Nigerian manufacturers have slashed their investments by 56 per cent in seven years, reflecting a sector buffeted on all sides by a cacophony of poor policies and economic headwinds.
Between 2016 and 2021, manufacturers’ investments tumbled from N489.44 billion to N217.22 billion, according to data collected by the Manufacturers Association of Nigeria but analysed by media correspondent.
“How many companies in our sector are still in operation? Wempco has shut down; WAHUM is struggling, and the rest are just there. When we come for meetings, we will not be more than 11,” Chairman of Qualitek Industries, Engineer Oluyinka Kufile, who is a major player in aluminium and steel sector, told media.
Kufile attributed the situation to a combination of poor policies, arguing that Nigeria had yet to understand its true direction in economic diversification.
The Nigerian economy has witnessed two recessions within the period- one fuelled by a foreign exchange crisis and the other by COVID-19.
But the responses of Nigeria’s federal and state governments to issues of economy have been poor, according to analysts. Insecurity has worsened over the period and foreign exchange crisis has reached its crescendo, with naira-to-dollar exchange rate rising from N197/$ to N425 in the official market over the period – signaling 54 per cent naira depreciation. States, the Customs, the Federal Inland Revenue Service and several government ministries and parastatals have been more concerned about revenue drive than easing business for 41.5 million small businesses and a string of large enterprises.
According to the Deputy President of the Lagos Chamber of Commerce and Industry (LCCI), Gabriel Idahosa, investments were often driven by policy certainties.
He said the major factor scaring investors was the unpredictability of Nigeria’s foreign exchange market/devaluation of the naira.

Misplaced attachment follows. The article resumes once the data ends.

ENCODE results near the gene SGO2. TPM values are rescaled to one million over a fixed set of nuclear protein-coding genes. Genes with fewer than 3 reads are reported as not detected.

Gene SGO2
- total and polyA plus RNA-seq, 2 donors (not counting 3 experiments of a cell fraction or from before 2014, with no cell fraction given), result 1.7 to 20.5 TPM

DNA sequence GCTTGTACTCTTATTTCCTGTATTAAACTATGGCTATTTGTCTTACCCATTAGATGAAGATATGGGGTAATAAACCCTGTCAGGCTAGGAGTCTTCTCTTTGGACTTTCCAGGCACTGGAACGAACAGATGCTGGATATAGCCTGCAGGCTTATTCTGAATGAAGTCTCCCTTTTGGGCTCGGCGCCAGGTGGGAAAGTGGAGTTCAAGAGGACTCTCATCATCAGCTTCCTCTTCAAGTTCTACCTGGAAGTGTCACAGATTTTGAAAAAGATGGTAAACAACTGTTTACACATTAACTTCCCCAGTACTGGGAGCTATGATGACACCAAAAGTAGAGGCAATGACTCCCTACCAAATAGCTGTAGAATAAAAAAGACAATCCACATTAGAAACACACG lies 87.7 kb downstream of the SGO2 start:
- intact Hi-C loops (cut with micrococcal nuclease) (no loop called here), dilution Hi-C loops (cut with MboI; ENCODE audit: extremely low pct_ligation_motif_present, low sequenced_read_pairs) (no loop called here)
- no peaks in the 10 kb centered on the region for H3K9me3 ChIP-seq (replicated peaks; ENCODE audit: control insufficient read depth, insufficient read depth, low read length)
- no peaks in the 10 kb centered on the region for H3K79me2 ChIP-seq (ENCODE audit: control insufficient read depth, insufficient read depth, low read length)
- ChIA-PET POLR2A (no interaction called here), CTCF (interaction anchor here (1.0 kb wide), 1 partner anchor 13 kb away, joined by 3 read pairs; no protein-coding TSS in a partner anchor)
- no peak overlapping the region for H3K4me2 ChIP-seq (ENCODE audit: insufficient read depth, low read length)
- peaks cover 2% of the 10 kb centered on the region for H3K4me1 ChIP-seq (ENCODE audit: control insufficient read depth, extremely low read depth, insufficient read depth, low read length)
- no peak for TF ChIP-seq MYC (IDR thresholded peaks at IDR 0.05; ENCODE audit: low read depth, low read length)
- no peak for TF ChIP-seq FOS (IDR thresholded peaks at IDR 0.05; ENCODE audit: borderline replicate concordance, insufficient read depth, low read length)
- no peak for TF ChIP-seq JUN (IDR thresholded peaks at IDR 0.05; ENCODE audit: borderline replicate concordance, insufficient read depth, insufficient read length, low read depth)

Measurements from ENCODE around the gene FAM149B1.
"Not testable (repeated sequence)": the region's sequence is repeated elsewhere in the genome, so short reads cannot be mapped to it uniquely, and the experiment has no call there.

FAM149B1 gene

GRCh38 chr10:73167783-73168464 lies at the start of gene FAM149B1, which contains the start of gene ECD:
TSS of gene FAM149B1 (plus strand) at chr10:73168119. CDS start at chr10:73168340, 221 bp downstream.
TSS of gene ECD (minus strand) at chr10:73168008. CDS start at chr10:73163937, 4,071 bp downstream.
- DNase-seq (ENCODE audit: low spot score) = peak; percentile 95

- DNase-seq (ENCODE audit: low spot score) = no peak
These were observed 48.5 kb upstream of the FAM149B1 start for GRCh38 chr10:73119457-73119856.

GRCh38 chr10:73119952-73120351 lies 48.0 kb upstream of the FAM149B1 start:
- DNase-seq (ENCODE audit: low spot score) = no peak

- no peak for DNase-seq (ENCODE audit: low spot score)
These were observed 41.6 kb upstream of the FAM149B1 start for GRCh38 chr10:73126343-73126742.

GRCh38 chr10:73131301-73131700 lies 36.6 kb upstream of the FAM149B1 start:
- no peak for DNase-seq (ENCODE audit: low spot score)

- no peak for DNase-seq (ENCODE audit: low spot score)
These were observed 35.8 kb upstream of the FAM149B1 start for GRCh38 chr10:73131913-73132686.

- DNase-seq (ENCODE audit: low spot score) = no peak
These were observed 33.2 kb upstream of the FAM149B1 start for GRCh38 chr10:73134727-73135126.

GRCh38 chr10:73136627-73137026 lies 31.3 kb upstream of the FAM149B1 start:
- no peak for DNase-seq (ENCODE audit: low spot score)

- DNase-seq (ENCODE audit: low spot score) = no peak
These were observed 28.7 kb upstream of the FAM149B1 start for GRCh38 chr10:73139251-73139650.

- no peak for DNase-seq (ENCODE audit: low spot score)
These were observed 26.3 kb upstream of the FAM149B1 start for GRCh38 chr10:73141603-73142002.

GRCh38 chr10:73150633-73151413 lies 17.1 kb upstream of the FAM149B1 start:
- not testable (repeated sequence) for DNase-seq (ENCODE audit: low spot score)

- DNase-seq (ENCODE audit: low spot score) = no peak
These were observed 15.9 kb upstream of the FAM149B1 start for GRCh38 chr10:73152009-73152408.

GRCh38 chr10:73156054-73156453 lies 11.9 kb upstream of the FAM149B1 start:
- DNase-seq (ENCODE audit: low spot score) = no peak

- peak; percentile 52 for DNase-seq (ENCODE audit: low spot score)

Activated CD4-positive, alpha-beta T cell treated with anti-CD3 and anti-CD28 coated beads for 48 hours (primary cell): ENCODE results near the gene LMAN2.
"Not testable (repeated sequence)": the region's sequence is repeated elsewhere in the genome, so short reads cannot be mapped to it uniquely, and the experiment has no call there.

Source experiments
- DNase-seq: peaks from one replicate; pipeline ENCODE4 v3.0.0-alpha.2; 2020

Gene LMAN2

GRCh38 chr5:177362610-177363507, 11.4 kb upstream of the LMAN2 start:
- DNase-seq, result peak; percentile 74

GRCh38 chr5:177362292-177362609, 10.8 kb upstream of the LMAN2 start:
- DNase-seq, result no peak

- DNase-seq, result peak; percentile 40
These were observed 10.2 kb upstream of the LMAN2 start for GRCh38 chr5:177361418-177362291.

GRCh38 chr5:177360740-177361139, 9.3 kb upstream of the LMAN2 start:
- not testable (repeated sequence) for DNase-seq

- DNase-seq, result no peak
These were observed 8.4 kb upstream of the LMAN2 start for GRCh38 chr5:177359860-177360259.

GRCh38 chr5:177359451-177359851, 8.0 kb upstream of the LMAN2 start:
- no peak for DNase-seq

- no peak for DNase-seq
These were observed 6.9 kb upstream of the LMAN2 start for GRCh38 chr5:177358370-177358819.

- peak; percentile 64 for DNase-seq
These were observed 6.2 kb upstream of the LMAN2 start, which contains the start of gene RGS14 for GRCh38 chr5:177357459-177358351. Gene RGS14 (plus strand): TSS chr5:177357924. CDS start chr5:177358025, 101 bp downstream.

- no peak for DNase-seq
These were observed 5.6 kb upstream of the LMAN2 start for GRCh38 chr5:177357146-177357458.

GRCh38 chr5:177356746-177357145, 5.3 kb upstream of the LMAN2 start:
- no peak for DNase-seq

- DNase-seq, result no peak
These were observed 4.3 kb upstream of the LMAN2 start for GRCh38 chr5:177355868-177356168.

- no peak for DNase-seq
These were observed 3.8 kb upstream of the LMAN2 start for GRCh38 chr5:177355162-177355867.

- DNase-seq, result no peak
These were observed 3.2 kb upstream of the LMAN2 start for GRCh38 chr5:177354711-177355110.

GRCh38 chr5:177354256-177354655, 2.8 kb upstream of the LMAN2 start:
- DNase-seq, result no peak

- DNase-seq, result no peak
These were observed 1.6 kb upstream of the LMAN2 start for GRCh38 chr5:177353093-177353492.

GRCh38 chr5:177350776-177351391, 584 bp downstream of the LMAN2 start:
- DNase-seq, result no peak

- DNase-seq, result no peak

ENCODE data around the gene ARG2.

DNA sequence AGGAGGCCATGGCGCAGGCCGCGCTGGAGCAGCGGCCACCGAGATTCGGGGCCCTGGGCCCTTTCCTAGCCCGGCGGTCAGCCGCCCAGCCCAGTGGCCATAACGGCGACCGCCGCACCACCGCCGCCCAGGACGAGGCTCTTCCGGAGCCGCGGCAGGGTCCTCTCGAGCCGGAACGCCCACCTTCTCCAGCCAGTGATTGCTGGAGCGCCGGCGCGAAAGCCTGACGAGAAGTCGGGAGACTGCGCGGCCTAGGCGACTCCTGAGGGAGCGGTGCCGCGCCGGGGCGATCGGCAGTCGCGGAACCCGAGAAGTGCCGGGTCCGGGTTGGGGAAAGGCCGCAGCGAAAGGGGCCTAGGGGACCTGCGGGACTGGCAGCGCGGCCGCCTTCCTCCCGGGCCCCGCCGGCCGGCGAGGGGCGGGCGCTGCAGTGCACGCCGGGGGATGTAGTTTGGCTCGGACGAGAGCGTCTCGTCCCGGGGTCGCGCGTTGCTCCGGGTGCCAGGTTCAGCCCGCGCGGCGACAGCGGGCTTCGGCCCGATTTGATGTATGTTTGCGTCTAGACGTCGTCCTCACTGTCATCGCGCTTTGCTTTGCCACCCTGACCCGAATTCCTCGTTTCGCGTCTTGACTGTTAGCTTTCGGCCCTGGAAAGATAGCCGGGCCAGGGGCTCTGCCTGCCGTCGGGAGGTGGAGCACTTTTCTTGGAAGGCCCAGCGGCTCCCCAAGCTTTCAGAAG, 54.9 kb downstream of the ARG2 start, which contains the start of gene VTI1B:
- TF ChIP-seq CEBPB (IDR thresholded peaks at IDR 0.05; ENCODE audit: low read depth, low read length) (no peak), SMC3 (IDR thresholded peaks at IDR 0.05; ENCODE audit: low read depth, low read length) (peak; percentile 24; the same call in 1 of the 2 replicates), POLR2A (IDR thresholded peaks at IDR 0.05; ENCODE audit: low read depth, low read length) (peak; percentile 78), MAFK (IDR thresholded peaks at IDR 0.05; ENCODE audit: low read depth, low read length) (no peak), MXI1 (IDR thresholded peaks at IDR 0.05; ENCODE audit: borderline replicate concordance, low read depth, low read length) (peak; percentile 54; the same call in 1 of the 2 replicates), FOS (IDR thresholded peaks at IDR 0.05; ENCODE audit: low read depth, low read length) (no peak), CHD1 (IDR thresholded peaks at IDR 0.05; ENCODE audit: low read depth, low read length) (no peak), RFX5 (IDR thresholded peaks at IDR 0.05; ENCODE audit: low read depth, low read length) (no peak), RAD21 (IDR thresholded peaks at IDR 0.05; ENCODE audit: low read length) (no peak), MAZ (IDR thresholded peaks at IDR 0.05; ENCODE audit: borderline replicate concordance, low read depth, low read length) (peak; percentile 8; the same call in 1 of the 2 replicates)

He explained that foreign investors were skeptical about investing in Nigeria because the value of their returns would have declined in the future due to naira devaluation.
Market analyst, Ike Ibeabuchi, noted that central bank was getting the whole blame because the fiscal side was doing little.
“The investment drop is not only caused by foreign exchange, but also by weak policies. The CBN has got it wrong in some areas, but what are the finance minister, the investment minister, security operatives, state governors and other stakeholders doing to make Nigerian an attractive investment hub?” he asked.
The global headwinds such as COVID-19 and Russia’s invasion of Ukraine have not helped matters, having infused raw materials scarcity from wheat to oil, and pushing the central bank into raising the benchmark interest rate from 11.5 to 14 per cent in three months.
MAN said the rising borrowing cost would “lead to rising cost of manufacturing inputs, which will naturally translate to higher prices of goods,low sales and enormous volume of inventory of unsold products.”
“It will exacerbate the intensity of idle capital assets, worsen the already declining profit margin of private businesses and heighten the mortality rate of small businesses,” MAN further said, noting that it would hurt capacity utilisation and upscale the rate of unemployment.
“Manufacturers are hopeful that the stringent conditionalities for accessing available development funding windows with the CBN will be relaxed to improve the flow of long-term loans to the manufacturing sector at single digit interest rate,” the group said in an emailed message.
More than 50 Nigerian manufacturing companies have shut down in the last five years, according to investigations by media source.
Some of the manufacturing companies that have exited the industry in the last five years include: Surest Foam Limited, Mufex, Framan Industries, MZM Continental, Nipol Industries, Moak Industries, and Stone Industries